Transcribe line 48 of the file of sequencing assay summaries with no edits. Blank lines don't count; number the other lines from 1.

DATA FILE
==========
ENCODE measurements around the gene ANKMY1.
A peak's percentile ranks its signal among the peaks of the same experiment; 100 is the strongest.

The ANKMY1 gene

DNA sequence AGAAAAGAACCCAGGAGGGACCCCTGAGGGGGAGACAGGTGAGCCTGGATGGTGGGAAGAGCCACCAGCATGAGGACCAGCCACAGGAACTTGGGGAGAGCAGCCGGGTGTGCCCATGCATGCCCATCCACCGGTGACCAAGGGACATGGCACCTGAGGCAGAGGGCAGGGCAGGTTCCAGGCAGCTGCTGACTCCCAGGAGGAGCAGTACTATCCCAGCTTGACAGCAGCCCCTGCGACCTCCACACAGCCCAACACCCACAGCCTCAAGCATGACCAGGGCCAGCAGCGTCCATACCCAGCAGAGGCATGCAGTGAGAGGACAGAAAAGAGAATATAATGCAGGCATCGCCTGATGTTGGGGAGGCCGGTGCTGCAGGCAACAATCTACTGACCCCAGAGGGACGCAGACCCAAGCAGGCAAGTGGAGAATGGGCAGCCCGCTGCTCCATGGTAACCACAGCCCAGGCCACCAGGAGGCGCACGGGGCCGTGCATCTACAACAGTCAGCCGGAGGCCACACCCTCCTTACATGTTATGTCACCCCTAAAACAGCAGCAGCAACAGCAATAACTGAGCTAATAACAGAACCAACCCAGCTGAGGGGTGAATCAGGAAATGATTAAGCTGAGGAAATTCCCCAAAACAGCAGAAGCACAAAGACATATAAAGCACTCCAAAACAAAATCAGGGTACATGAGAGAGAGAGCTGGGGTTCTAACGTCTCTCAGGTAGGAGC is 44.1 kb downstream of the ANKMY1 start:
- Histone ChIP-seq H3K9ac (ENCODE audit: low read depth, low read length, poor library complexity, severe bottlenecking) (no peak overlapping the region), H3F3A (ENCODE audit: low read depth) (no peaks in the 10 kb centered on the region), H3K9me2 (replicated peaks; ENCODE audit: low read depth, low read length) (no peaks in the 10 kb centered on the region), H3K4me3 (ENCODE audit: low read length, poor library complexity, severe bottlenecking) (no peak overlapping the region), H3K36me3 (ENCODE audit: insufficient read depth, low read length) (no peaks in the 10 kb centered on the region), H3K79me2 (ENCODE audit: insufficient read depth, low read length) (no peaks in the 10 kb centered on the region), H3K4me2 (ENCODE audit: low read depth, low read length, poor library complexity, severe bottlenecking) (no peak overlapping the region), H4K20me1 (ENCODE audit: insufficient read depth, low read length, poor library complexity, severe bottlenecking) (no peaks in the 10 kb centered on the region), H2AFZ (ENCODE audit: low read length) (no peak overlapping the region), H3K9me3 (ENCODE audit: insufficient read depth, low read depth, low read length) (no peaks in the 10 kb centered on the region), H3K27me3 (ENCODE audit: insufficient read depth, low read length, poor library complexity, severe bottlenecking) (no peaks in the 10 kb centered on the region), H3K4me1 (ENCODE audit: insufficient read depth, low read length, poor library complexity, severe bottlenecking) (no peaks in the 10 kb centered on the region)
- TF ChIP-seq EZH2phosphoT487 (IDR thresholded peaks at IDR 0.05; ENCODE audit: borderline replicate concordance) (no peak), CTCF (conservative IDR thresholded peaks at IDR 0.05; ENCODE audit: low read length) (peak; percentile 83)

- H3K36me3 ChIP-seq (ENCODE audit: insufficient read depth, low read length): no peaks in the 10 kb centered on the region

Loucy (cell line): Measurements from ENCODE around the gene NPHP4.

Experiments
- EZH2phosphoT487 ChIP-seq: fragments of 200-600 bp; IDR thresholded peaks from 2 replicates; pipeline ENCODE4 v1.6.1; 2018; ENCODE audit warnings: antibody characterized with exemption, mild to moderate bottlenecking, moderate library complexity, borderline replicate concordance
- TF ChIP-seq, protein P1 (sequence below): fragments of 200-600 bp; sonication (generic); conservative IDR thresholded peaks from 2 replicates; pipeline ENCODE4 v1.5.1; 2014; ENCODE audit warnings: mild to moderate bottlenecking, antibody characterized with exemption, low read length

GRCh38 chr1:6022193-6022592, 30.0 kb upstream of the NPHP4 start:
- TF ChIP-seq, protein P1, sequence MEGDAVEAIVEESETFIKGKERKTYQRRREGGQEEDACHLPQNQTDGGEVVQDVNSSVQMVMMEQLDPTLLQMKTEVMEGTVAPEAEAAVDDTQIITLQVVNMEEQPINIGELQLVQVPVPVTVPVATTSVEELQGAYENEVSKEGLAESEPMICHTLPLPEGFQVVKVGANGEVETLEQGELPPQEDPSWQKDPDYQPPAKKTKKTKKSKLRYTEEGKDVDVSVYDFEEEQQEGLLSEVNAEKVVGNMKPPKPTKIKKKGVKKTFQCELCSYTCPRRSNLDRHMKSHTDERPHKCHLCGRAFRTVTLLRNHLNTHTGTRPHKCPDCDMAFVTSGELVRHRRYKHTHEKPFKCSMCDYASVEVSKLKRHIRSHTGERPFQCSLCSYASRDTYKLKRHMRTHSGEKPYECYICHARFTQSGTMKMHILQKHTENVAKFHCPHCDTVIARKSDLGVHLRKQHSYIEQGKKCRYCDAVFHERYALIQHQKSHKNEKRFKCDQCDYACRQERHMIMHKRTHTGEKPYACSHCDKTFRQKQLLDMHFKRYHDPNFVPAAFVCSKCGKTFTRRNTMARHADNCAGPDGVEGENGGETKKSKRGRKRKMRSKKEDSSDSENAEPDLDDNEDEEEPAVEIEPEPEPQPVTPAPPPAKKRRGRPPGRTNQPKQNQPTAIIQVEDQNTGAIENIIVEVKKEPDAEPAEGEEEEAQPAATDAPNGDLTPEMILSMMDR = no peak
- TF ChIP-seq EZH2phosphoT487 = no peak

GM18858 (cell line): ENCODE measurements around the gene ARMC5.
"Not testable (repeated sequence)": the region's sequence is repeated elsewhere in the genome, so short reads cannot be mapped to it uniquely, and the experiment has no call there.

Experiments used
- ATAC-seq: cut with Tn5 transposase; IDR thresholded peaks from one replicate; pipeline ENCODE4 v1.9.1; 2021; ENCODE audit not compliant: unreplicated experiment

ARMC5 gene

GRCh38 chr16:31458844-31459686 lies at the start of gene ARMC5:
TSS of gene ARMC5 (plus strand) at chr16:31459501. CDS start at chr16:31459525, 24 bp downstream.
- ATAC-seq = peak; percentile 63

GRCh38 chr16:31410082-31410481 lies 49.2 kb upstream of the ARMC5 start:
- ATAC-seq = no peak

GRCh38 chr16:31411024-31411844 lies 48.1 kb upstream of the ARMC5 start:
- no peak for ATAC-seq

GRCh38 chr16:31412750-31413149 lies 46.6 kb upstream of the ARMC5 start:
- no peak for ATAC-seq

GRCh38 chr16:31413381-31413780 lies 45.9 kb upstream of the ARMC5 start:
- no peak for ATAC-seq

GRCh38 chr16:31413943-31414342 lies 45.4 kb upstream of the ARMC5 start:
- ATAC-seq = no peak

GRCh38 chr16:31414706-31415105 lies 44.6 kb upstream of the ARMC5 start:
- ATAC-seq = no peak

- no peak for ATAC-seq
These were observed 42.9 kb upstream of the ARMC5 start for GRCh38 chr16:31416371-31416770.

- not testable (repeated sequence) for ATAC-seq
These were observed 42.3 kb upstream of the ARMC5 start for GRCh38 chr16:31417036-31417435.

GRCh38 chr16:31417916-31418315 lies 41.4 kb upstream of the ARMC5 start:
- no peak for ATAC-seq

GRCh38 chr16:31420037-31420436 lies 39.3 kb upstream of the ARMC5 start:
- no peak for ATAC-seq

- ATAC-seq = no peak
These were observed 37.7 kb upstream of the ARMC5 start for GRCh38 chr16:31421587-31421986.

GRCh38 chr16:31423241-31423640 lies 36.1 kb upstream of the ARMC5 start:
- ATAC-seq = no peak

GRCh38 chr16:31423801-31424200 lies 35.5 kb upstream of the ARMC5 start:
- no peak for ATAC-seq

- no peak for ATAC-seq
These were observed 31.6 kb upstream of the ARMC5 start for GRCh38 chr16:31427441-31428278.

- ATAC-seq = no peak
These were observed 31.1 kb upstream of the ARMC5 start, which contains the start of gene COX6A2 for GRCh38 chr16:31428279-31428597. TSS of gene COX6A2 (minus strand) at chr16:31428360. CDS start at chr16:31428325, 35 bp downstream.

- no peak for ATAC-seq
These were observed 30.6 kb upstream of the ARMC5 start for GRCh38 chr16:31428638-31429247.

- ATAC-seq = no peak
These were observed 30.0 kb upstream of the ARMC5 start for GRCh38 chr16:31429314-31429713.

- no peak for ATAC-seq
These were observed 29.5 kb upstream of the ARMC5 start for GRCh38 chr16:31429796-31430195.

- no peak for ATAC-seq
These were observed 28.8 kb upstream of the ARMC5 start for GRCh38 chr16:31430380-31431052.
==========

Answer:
- no peak for ATAC-seq